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Financing the Green Energy Transition

A New Zealand perspective

Discover how finance can fuel innovation and help power a green energy transition while saving the world US$50 trillion on its journey to net zero.


Released yesterday, Deloitte’s Financing the Green Energy Transition report found that achieving net-zero greenhouse gas emissions by 2050 will require an annual global investment in the energy sector ranging from NZD$8trillion to NZD$11 trillion. However, the world currently invests less than US$2 trillion each year into the transition, which is far short of the financing needed to help put the world on course to meet our collective climate goals.

Released in advance of the 2023 United Nations Climate Change Conference (COP28), the report found that green projects currently suffer from underinvestment and high required return rates because private investors tend to see green technologies as riskier than alternative investments.

Here in Aotearoa New Zealand, we are rightly proud of our high levels of renewable energy, with much of our electricity generated from renewable energy sources (80-85%), which is promising for reducing our reliance on fossil fuels in the future. But we still have a long way to go. Only 40% of our overall energy is from renewable sources, and we know that to achieve our 2050 net-zero goals, we too must act now to unlock innovation and investment to accelerate the decarbonisation of our energy sector.

The benefit is considerable and real. We would not only reduce our reliance on global fossil fuel markets while also reducing costs for households and communities, but we can create high-wage job opportunities in a low-emission economy, with the emergence of new sectors that drive increased growth and employment here at home, and as we export innovation and technology abroad.

Deloitte New Zealand's 2023 Turning Point research showed through economic modelling that decisive climate action could deliver NZD$64 billion to New Zealand's economy by 2050. With inadequate action, we stand to lose NZD$4.4 billion.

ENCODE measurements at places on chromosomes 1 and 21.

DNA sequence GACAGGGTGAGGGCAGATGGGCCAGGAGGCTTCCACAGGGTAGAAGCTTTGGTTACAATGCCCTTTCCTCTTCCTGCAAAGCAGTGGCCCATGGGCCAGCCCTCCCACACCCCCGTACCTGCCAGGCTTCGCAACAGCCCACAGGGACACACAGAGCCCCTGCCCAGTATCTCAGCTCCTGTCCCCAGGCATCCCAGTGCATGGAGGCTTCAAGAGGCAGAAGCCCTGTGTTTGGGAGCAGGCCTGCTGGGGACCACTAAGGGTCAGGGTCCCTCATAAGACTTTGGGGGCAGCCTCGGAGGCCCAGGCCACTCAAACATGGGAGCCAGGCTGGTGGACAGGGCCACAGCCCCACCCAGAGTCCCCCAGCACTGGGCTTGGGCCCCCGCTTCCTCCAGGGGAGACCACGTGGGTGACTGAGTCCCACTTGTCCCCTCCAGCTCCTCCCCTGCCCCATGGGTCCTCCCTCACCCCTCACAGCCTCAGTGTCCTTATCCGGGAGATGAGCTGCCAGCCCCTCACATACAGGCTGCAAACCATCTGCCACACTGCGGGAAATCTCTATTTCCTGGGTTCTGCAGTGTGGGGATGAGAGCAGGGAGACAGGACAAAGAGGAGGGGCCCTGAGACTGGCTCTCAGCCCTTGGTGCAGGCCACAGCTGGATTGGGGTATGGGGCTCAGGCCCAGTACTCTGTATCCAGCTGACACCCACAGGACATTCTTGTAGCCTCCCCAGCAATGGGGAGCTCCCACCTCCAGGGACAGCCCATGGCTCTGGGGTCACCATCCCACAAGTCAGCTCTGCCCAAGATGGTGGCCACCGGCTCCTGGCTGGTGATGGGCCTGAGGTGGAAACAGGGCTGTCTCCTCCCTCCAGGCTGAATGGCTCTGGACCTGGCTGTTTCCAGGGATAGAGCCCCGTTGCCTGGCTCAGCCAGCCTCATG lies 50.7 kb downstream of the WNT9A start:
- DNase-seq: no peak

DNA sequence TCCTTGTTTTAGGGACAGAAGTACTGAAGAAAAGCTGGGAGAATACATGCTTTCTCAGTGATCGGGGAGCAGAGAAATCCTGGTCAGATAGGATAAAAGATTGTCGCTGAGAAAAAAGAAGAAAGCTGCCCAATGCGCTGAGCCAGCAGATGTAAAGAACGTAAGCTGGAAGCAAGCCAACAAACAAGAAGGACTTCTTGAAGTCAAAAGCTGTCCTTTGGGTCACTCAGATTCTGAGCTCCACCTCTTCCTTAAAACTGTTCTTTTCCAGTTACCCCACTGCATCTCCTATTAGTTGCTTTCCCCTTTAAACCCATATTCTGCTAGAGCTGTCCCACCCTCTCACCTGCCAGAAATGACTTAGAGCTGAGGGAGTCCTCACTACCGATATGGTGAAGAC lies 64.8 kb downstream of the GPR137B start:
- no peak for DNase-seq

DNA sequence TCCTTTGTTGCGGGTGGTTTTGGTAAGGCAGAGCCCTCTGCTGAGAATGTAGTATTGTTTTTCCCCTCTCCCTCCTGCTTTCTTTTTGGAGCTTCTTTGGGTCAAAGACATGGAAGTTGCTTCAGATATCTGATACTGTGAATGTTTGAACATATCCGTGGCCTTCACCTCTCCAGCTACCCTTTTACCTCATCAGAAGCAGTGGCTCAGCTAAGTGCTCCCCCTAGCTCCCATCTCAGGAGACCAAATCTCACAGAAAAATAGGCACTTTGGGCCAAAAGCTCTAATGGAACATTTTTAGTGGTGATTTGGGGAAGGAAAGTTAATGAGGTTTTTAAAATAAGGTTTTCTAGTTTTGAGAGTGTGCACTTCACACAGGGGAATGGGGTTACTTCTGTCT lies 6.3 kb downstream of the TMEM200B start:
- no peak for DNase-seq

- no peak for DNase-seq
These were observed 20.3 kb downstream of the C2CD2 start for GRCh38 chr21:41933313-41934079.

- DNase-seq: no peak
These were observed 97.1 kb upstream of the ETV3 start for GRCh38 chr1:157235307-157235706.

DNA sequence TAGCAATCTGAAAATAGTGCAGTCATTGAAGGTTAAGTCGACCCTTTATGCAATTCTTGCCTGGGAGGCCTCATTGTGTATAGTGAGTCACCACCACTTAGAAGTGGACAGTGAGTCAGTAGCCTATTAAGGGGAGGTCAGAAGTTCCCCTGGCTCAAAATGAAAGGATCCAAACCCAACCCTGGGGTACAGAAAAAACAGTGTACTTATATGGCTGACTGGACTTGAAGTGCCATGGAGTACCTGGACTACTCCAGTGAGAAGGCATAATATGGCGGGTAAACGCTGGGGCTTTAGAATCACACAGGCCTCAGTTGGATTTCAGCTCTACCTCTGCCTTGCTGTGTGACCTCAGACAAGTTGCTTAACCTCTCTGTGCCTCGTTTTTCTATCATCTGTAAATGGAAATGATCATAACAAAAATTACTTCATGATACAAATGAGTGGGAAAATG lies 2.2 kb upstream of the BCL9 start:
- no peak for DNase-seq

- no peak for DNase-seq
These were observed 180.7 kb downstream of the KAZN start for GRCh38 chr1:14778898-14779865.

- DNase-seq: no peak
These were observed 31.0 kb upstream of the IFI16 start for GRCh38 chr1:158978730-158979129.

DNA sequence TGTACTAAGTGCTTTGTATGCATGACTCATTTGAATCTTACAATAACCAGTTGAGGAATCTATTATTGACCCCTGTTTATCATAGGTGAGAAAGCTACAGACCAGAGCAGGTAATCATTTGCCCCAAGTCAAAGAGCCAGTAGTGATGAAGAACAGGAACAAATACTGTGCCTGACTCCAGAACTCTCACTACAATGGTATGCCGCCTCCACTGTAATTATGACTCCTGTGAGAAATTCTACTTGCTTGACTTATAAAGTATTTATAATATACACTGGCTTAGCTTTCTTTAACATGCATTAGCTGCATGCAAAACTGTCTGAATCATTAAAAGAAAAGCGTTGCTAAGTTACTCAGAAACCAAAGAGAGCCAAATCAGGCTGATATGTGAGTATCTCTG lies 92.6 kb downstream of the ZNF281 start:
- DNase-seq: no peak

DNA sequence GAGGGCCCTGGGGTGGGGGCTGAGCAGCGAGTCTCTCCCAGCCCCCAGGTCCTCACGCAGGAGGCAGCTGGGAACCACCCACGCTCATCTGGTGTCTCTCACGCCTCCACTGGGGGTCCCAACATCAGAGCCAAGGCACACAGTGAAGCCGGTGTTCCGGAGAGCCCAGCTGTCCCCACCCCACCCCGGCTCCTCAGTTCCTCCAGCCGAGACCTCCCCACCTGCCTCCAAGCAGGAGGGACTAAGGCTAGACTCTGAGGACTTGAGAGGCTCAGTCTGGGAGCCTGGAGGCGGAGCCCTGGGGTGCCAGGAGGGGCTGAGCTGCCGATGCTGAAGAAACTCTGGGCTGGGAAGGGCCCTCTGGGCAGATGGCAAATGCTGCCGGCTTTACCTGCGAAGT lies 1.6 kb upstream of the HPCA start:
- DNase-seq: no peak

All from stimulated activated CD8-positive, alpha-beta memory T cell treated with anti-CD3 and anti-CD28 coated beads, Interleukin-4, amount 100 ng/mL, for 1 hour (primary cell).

The case is clear. It’s time for both business and government to be resolute, to lead, and to take practical climate action today towards a more prosperous economic outcome for tomorrow.

At the heart of this is our ability to transform our society from one reliant on fossil fuels to a highly renewable and electrified energy system. In this latest report, Deloitte looks at the key action levers required to reduce risks associated with the political, market and transformation barriers that are in the way of a green energy revolution. Here in Aotearoa New Zealand, many of these barriers are also those holding us back and require our government, financial institutions, investors, innovators, businesses and communities to come together for real action.

In reading this report, we should consider the following questions:

  • What is our context here at home to accelerate the decarbonisation of our energy sector? 
  • How can we get the capital flow needed? 
  • What are the tools that would increase the bankability of sustainable projects to make them more attractive to investors, both in New Zealand and offshore? 
  • Are our climate and energy policies fit for purpose and keeping up with the new technologies that may provide future solutions? 
  • What can our policy makers do to help ease the transition and guide public and private funds towards our goals? 
  • How are we incentivising innovation by using every option available to us? 
  • What is missing and what can we learn from the past? 
  • What are the financial instruments that are right for our context? 
  • How can we care for people and ensure that a just transition is at the heart of our green energy sector?

We ask you to explore the main barriers for investment into clean technologies and to identify those that are the most impactful here in Aotearoa New Zealand.

  • What are the key solutions that will make green projects more bankable and attract the capital needed for success? 
  • What are the financial tools that are right for our context to foster investments in green and sustainable projects? 
  • Perhaps most importantly, what must we do to work together to accelerate our energy transition?

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